I know I’ve already mentioned this extraordinary woman in my last post, and the book about her life, but I don’t believe I’ve done her the justice she deserves. This is because I hadn’t gotten ’round to finishing the book when I wrote that post. The shame, OH the shame.
Feeling that I’d written a slapdash mention of her life, I resolved that I really should do a proper read of The Land of a Thousand Hills. I got hold of the book in The Netherlands on Kindle, before coming here, because I wanted to learn more about the country I was going to live in that just stats and history. History, specifically, was something I didn’t want to touch, for several reasons. For one, I didn’t want to have the first images I have of these people in my head to be ones of violence, fear, confusion and utter chaos. Second, I wasn’t really in a mood to sit and read about any kind of violence or complete and utter social disrupt at all, because I hardly have the stomach for it, (Case in point, I recently bought American Psycho by Bret Easton Ellis, which is really well written, clever and funny, but then wanted to see what the characters look like in the film and I got to the part where Bateman stabs a hobo and stomps his dog to death so the book now lies abandoned, swaddled in my own fear and apprehension in the corner of my room).
So I was looking rather for something more romantic, more rose-tinted perhaps, more reminiscent of a book like Out of Africa. So after trawling through lists of books on Rwanda’s Genocide, both fiction and non-fiction, I happened upon this interesting sounding biography of an American woman’s life in Rwanda, and decided to try it. But then moving happened, and the tying up of loose ends, so I never managed to finish it, or indeed even get past the first few chapters. I couldn’t picture what I was reading. So fast forward to a couple of days ago, I wrote a little-informed blurb about some woman whose book I have. My journalism training storage cells sprung to life and told me I was being stupid, so I decided then and there to restart the book. I am now familiar with the geology of Rwanda, as well as some of the ways of its people, and could picture at least some of the anecdotes happening. I finished the whole thing in 2 days. And I got the rose-tinted atmospheric story I was looking for, but also got a history lesson, which I now realize I actually needed.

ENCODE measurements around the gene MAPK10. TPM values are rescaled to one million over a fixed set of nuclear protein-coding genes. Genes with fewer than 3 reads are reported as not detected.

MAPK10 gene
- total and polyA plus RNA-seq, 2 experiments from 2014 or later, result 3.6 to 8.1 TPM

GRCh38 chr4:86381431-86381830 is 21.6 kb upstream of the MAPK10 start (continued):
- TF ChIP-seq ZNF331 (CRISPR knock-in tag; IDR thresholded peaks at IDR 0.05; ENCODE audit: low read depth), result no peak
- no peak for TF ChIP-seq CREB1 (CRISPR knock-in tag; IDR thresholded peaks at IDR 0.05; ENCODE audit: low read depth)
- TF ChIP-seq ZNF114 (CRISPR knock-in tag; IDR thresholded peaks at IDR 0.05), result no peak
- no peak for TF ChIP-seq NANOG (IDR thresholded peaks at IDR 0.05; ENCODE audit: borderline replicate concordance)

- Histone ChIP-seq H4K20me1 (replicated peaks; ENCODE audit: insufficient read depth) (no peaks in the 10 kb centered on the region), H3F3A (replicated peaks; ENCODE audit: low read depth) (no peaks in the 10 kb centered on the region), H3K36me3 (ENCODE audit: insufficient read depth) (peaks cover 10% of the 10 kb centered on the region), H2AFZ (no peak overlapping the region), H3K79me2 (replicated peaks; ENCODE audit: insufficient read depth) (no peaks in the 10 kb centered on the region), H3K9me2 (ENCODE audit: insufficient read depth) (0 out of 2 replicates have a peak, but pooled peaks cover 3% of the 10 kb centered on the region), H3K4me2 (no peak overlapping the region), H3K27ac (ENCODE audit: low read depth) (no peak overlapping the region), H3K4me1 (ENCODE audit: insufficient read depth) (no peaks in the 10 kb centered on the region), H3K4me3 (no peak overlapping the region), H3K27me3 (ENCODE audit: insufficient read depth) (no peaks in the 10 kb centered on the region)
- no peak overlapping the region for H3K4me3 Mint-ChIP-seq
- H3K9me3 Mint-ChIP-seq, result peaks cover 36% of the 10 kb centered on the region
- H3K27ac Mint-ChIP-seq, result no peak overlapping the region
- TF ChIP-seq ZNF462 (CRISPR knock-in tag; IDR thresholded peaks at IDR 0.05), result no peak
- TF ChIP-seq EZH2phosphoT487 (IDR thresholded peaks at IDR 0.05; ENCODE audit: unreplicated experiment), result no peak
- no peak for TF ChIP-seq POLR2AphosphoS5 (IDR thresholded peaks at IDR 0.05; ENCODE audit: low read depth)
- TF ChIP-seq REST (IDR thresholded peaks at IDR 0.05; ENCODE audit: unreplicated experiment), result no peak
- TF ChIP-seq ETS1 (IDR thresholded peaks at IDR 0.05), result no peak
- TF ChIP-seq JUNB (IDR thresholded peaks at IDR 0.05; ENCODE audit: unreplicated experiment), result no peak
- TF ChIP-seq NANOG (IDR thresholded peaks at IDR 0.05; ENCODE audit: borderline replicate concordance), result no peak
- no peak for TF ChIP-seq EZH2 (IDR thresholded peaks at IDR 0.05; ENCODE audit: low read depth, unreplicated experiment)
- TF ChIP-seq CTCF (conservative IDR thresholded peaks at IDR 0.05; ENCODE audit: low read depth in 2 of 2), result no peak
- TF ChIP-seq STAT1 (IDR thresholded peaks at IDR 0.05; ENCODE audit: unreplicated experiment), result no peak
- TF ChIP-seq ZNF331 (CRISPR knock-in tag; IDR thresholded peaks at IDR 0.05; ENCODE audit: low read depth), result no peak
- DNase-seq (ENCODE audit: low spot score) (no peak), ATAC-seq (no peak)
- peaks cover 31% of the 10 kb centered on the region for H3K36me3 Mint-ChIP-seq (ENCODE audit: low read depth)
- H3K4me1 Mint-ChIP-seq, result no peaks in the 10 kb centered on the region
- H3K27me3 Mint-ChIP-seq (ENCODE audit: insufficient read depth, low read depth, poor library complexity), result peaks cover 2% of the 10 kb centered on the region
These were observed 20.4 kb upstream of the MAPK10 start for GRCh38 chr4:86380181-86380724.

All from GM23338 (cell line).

So, on to Roz. I’m now in one of those obsessive states where an author or a person or even a fictional character has become like a demigod. I talk about her endlessly, to the slight indifference of my parents. They’ll just have to read it and see, come to the light. She seems to have been an amazing woman, and an amazing person. I am so excited and in love with this story that I wish I could tell you all about it, but I would start to ramble and disinterest you. I wish I could zap it into your brain, but I haven’t got that upgrade yet. But I’ll just write a bit about it because I have to.
In 1949, Rosamond was living in New York as a fashion illustrator, along with her husband/woman’s hat model Kenneth Carr. Kenneth was a hunter-explorer with a love for Africa. His love turned to her future, as they set out for the Belgian Congo. This previously shy woman upped sticks from her semi-comfortable New Jersey upbringing, her Irish Terrier Sheila in toe, and hopped on and off several boats to end up in the middle of the bush bush, surrounded by unfamiliar faces, languages and cultures. The only white people there at the time were utter eccentrics. Mad for adventure, and come to Africa to make their fortunes. The stories she tells of those mid-century Europeans living in the area at the time sounds like she made them all up. A lot of them were affiliates of European royal families who were cast out for their lewd behavior. Philanderers who were told to go philander about in Africa. In the beginning, there were weekend-parties and jaunts to the lake, long safaris, imported chocolates and cheeses. She landed into this society, and a friend of theirs asked if they would look after his plantation. This they did, and they ended up owning part of it.